Second Drive: 2010 MazdaSpeed3

January 6, 2010
2010 Mazda MazdaSPEED3

2010 Mazda MazdaSPEED3

2010 Mazda MazdaSPEED3

2010 Mazda MazdaSPEED3

2010 Mazda MazdaSPEED3

2010 Mazda MazdaSPEED3

2010 Mazda MazdaSPEED3

2010 Mazda MazdaSPEED3

Back over the summer when TheCarConnection.com first drove the 2010 MazdaSpeed3, around California's Monterey Peninsula, we declared it "a joy to drive, even when the surfaces are far less than ideal."

But that was in warm summer weather, both on lightly trafficked canyon roads and on Mazda's own Laguna Seca racetrack.

Even though we were eager for a second drive of the Speed3, in real, daily-driving conditions rather than on Mazda's hand-picked surfaces, we hadn't anticipated such an extreme test. As our week arrived we were faced with some of the coldest days of the year in the Pacific Northwest, when steady drizzle was turning into sheet ice overnight and leaving roads constantly damp. This editor had more than a little trepidation over whether the high-powered, front-wheel-drive MazdaSpeed3 and its summer performance Michelin SP Sport rubber, in 25-degree weather, would be up to the task in keeping up with the WRXs that are so common.

You see, when driving the MazdaSpeed3, even on those summer backroads, we had noted more than a little torque steer and unpredictability out of tight corners when really goosing the throttle pedal and the pavement was anything short of perfect. And that’s considering that a torque management system already puts a cap on torque in first through third gears, on this hot hatch, and Mazda even went to far as to tell us that it intentionally didn't reel in the Speed3's ragged edges as much as it could have—or as much as it does in the version that Europe and its home Japan market gets—to give it a little more character and keep with the car's edgy tuner persona in the U.S.

Fun, but not too squirrelly

Turns out we had nothing to worry about. The front wheels seldom came loose in any significant way, and when they did the electronic stability control very gently nudged us toward composure, with the electric power steering bringing excellent feedback from the road surface.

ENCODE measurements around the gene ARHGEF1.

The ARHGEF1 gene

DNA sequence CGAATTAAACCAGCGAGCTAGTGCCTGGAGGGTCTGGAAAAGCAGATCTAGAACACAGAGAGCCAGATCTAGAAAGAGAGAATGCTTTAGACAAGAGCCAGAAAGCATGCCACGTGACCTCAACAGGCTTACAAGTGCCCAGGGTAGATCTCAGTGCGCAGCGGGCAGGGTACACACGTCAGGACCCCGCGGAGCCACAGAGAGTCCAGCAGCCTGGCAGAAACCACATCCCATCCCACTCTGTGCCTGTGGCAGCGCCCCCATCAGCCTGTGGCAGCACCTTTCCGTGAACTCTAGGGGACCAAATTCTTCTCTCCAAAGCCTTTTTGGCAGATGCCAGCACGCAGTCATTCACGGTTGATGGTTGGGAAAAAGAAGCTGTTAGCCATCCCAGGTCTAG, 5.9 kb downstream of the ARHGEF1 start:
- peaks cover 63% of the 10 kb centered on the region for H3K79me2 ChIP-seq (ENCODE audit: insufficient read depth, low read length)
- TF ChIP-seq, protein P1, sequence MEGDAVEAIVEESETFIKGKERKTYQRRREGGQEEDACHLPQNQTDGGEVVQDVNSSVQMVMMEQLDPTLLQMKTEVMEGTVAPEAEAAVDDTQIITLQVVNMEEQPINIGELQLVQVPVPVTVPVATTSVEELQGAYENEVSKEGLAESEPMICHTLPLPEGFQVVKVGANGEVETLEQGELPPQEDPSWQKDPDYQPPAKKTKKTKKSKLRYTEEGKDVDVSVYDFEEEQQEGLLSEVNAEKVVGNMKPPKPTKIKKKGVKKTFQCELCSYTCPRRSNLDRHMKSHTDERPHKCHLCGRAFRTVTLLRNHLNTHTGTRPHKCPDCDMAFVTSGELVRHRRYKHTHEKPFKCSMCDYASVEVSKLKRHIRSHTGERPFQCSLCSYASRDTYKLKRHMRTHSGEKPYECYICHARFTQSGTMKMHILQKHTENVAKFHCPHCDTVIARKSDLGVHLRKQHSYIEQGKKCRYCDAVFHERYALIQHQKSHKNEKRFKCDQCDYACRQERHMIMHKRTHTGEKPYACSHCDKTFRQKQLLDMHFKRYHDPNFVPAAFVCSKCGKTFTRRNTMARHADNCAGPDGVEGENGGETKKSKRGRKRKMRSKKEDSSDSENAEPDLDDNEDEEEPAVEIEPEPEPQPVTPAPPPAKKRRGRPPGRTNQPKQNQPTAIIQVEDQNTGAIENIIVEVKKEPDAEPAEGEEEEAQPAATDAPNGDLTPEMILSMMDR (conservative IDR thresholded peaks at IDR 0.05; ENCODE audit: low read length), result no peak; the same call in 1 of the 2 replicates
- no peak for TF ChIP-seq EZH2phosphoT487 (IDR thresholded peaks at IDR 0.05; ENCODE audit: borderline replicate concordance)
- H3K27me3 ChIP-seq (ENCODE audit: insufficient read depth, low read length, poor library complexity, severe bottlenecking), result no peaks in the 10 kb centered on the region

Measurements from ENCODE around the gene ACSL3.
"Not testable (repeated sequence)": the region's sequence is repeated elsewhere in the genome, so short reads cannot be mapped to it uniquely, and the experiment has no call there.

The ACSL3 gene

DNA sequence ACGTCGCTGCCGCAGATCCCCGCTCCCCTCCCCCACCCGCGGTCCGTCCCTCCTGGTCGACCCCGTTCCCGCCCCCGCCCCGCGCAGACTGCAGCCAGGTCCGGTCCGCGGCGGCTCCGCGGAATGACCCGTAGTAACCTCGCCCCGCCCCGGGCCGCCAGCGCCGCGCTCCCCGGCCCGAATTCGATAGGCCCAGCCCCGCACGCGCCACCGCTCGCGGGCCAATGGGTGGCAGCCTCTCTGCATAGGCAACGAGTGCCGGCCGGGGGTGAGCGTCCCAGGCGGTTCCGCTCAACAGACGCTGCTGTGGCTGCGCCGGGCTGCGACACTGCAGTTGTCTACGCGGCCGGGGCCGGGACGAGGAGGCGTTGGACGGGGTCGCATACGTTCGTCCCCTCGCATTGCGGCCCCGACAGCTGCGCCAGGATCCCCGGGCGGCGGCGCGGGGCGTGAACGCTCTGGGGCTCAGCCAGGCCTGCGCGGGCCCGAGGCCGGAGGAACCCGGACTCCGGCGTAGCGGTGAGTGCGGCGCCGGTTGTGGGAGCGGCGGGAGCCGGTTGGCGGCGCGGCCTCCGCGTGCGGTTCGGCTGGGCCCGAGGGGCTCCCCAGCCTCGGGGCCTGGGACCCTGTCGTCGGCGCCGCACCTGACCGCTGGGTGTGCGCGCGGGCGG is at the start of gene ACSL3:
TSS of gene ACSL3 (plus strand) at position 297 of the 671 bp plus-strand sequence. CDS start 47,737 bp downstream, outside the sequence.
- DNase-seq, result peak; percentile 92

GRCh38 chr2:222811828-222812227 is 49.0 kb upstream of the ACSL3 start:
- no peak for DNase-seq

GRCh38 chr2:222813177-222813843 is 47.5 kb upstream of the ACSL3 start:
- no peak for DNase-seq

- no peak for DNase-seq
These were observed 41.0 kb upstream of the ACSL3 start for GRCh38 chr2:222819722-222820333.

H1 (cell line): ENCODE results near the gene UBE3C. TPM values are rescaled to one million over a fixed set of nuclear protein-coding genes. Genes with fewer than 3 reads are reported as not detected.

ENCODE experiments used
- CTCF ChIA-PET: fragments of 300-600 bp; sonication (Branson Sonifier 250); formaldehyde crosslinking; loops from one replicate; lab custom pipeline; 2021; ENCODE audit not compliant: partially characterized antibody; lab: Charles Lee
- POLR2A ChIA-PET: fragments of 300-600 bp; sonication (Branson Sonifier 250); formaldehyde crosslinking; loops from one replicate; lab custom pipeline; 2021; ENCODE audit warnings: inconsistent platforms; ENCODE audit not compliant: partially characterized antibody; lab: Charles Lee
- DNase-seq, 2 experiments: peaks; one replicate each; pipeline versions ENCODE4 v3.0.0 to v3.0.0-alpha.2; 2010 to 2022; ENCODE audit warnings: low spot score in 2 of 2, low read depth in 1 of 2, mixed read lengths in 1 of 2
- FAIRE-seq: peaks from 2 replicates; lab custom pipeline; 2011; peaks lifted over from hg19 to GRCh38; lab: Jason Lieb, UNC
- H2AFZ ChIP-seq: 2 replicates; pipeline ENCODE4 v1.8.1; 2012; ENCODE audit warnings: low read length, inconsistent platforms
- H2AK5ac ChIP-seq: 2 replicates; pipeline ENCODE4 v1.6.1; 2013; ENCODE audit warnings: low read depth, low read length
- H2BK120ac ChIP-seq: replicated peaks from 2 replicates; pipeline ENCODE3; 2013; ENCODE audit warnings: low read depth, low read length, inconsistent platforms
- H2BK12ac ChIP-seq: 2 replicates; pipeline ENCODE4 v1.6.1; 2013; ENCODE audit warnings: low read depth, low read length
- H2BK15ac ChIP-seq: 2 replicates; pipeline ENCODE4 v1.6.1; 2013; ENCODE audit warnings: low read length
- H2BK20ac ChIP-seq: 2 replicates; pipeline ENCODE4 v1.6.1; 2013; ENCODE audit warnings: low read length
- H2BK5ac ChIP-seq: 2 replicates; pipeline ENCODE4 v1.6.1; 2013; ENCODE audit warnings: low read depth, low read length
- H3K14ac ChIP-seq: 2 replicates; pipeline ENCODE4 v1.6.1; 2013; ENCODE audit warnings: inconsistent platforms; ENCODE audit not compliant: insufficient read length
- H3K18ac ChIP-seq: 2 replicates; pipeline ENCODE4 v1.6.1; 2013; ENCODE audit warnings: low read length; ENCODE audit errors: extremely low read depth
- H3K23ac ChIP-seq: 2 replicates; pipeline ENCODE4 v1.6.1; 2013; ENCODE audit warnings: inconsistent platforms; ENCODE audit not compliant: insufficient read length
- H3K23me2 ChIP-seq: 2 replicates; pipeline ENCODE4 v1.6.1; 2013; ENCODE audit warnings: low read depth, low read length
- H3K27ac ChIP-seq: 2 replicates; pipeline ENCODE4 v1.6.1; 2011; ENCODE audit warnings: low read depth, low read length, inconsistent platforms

While we couldn't test ultimate grip to the degree we did at Laguna Seca, the experience allowed us to focus on what matters to daily commuters—powertrain refinement, road and wind noise, and ride comfort, along with things like fuel economy and interior functions. Overall, drive the 2010 MazdaSpeed3 like a granny and aside from the slightly boomy exhaust note you won't realize you're in such an edgy vehicle. The clutch is light and takes up neatly, the shift lever snicks cleanly between gears, and although the wide tires tramline a little bit with the curve of the road, the cabin isn't overly loud. The ride is firm but not too much so.

2010 Mazda MazdaSpeed3

2010 Mazda MazdaSpeed3

2010 Mazda MazdaSpeed3

2010 Mazda MazdaSpeed3

2010 Mazda MazdaSpeed3

2010 Mazda MazdaSpeed3

2010 Mazda MazdaSpeed3

2010 Mazda MazdaSpeed3

One aspect of the MazdaSpeed3's interior that we're still not sure about is the dual-screen instrument panel display. On Mazda's newer models, there are two small screens: On the left a high-contrast color screen that shows trip computer functions along with nav-system displays and audio information; on the right, a soft orange-red display for climate-control functions, also displaying audio information above. But the big dot-matrix-like display is virtually useless for RDS information, satellite radio, or anything else where the tag is longer than six or seven characters. What we're left wondering is, wouldn't Mazda be better served by a single, wider display, like the one that BMW uses?

Most other controls and displays in the MazdaSpeed3 were pleasing and straightforward, with excellent gauges and one of the best sets of steering-wheel controls we've found in any vehicle. Though we also noted that the huge 'play' dial in the middle of the dash, labeled "Tune/File," actually accessed very few functions except when navigating through music directories.

Frugal? Yes, surprisingly so

Fuel economy was another pleasant surprise in the MazdaSpeed3; over about 80 miles of local errands in very cold weather, and a 40-mile highway blast once it had warmed up, we averaged nearly 24 mpg. That's within a couple of miles per gallon of what we would have seen in a 2.5-liter 2010 Mazda3.

Of course, take full advantage of its power and its cornering ability, and we bet it won't be quite as miserly as a standard Mazda3—especially when it comes to tire life. And speaking of tires, if you plan to drive the Mazda3 in the white stuff, you'd probably be best getting some real winter tires, even though we luckily managed just fine with the SP Sports.

All said, there's no reason to be afraid of the 2010 MazdaSpeed3 because it lacks all-wheel drive, or you think it might ride a little too hard for daily driving. As far as we're concerned, it's earned its daily-driver stripes.

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